Cigarette trader Carreras has a new rival – drug dealers
Raoul Glynn, the new head of Carreras Limited, says cigarette traders are facing competition from drug dealers, who are finding that smuggling smokes is less risky for incarceration.
The trade in illicit or smuggled cigarettes is thriving despite initiatives by Carreras and the security forces over the years.
Now Glynn says Carreras may have to adjust its business model to incorporate “less risky” products like e-cigarettes in order to create opportunities for new revenue.
The biggest threat to Carreras’ market lead are dealers who sneak imported cigarettes past Customs without paying fees or duties. Those products then enter the market at lower prices than Carreras’ products, which are heavily regulated and taxed.
And now, according to Glynn, the band of smugglers is growing.
“Drug dealers are leaving the hard drug trade to go into illicit cigarettes,” he said at the meeting held at The Jamaica Pegasus hotel in New Kingston. “They get a slap on the wrist, but get the same profits as hard drugs.”
Glynn estimates the value of the illicit trade at $2.5 billion. Carreras’s annual sales is now in the range of $14 billion.
Over the years, to contain what the company has labelled its “number one risk” – that is, the evading of local taxes and smuggled illicit cigarettes or counterfeits – Carreras has worked collaboratively in cross-industry and multi-sector initiatives to halt smuggling, sought to build brand equity for its low-price Pall Mall legal product, engaged in price campaigns and consumer engagement activities.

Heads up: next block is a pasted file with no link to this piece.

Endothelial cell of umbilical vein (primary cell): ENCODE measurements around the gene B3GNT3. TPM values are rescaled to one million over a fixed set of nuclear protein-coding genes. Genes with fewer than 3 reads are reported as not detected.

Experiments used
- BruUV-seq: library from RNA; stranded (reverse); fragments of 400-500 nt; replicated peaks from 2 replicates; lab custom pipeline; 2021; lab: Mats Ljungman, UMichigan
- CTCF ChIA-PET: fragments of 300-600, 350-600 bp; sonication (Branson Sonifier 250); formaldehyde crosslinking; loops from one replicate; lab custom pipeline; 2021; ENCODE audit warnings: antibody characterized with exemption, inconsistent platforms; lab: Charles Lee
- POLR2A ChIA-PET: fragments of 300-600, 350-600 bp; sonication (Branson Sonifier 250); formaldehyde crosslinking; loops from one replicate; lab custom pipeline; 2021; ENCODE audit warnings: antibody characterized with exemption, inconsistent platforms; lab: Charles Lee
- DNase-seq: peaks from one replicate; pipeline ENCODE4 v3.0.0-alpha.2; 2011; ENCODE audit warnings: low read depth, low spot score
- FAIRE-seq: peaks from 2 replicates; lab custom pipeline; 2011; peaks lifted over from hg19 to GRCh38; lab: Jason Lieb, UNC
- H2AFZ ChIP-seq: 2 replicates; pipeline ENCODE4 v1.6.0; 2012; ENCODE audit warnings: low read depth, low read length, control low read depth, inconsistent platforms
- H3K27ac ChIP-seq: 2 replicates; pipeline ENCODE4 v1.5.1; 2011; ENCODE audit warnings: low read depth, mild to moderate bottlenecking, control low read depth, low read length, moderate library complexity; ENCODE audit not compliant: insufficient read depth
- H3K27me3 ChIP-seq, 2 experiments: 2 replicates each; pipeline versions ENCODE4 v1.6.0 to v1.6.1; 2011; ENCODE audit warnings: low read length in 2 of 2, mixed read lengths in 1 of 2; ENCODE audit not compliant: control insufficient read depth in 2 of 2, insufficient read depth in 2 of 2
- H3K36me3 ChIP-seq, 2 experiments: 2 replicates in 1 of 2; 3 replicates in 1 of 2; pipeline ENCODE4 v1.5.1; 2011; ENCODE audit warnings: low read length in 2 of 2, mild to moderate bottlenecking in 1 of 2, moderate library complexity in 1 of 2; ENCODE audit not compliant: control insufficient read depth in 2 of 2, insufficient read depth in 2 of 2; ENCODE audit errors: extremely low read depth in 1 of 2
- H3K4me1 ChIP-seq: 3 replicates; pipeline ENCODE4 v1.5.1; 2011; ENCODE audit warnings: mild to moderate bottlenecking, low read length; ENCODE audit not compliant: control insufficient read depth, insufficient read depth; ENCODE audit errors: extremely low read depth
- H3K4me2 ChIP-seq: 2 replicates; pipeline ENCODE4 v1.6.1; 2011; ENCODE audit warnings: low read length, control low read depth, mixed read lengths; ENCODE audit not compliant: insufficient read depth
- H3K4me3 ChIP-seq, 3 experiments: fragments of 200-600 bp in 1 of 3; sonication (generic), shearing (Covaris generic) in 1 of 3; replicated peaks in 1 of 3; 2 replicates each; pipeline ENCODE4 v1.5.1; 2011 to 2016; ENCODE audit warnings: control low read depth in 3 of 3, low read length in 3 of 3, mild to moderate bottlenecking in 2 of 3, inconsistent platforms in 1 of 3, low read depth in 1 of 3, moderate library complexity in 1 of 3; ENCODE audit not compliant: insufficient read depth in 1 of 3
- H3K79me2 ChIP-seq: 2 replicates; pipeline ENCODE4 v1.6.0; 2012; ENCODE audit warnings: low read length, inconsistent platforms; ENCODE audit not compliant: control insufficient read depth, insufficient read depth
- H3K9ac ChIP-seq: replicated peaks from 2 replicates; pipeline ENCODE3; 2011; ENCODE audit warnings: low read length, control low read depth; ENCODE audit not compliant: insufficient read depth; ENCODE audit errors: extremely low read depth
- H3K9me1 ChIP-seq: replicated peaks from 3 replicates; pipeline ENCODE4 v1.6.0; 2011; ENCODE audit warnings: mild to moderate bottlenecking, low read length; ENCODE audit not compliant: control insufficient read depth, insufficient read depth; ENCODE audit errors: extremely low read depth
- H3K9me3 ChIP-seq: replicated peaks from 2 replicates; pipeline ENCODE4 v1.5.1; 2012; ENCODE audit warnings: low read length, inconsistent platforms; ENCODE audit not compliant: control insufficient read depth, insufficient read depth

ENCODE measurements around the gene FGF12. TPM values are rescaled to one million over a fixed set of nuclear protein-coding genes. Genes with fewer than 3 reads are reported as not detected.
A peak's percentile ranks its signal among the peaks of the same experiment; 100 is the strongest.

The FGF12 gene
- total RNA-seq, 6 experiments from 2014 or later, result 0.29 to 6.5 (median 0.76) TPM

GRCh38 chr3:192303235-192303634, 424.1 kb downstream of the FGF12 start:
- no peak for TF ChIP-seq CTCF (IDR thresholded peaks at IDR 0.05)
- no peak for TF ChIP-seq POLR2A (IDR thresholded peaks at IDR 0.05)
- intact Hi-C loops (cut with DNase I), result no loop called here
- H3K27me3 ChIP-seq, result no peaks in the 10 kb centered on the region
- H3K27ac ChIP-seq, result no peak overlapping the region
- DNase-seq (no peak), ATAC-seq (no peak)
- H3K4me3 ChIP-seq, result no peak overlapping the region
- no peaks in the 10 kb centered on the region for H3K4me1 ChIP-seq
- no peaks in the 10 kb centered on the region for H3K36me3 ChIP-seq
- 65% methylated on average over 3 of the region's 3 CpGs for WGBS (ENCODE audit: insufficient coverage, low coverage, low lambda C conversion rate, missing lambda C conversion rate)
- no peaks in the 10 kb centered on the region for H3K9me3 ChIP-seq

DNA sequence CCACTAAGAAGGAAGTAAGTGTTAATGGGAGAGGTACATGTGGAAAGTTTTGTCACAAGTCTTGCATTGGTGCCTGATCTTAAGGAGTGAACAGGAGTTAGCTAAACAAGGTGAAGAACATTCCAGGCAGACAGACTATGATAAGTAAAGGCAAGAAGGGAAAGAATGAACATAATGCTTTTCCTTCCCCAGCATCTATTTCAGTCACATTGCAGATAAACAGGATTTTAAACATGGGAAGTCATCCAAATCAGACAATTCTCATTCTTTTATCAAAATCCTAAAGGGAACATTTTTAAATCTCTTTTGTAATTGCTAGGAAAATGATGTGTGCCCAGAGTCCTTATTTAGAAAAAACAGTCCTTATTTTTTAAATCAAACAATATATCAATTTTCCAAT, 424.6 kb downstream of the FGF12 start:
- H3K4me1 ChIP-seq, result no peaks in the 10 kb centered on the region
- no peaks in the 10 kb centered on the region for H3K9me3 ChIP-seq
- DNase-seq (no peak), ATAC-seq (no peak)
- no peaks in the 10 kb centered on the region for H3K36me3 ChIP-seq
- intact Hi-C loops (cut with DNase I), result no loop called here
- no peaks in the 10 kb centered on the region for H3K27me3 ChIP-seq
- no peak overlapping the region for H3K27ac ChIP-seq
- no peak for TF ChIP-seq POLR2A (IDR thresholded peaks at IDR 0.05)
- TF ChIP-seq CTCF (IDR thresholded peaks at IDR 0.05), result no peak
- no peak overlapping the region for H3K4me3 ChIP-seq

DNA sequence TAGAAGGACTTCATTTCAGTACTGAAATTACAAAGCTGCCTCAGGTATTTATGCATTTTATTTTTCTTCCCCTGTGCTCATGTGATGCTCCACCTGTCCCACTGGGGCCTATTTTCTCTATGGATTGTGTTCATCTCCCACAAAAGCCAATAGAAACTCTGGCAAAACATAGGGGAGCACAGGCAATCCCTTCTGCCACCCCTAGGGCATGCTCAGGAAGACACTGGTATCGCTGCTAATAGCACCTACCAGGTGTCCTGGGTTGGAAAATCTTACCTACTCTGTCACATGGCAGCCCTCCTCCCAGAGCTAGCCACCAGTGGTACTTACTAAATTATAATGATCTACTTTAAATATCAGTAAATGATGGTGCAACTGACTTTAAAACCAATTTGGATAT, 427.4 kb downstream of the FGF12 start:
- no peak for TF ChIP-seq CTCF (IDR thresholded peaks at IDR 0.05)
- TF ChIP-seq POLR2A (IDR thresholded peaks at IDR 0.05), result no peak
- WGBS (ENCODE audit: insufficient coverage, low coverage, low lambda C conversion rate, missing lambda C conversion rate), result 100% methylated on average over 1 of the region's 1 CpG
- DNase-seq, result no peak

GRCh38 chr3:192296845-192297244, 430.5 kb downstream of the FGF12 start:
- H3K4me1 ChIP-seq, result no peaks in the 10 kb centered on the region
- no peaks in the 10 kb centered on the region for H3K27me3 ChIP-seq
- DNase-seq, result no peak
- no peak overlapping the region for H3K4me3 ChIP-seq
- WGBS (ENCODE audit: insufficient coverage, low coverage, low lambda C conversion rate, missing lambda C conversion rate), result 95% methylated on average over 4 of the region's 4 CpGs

At year ending March 2020, the distributor of Pall Mall, Craven A and Matterhorn brands of cigarette grew its annual revenue from $12.9 billion to $14 billion.
However, its sales have been constrained under the pandemic, coming in at $6.15 billion at half year ending September, down from $6.64 billion in the same period in 2019. Half-year profit also dipped from $1.74 billion to $1.56 billion.
Carreras, which is majority owned by British American Tobacco Plc, once made cigarettes in Jamaica, but now it imports and markets products made by other BAT-owned operations.
The CEO in time for questions defended the manufacturing of cigarettes in cheaper destinations such as Trinidad, saying it increases profitability and sustains the dividend that Carreras pays consistently.
Glynn, a Trinidadian with a long relationship with BAT, replaced Marcus Steele as head of Carreras on February 1 of this year.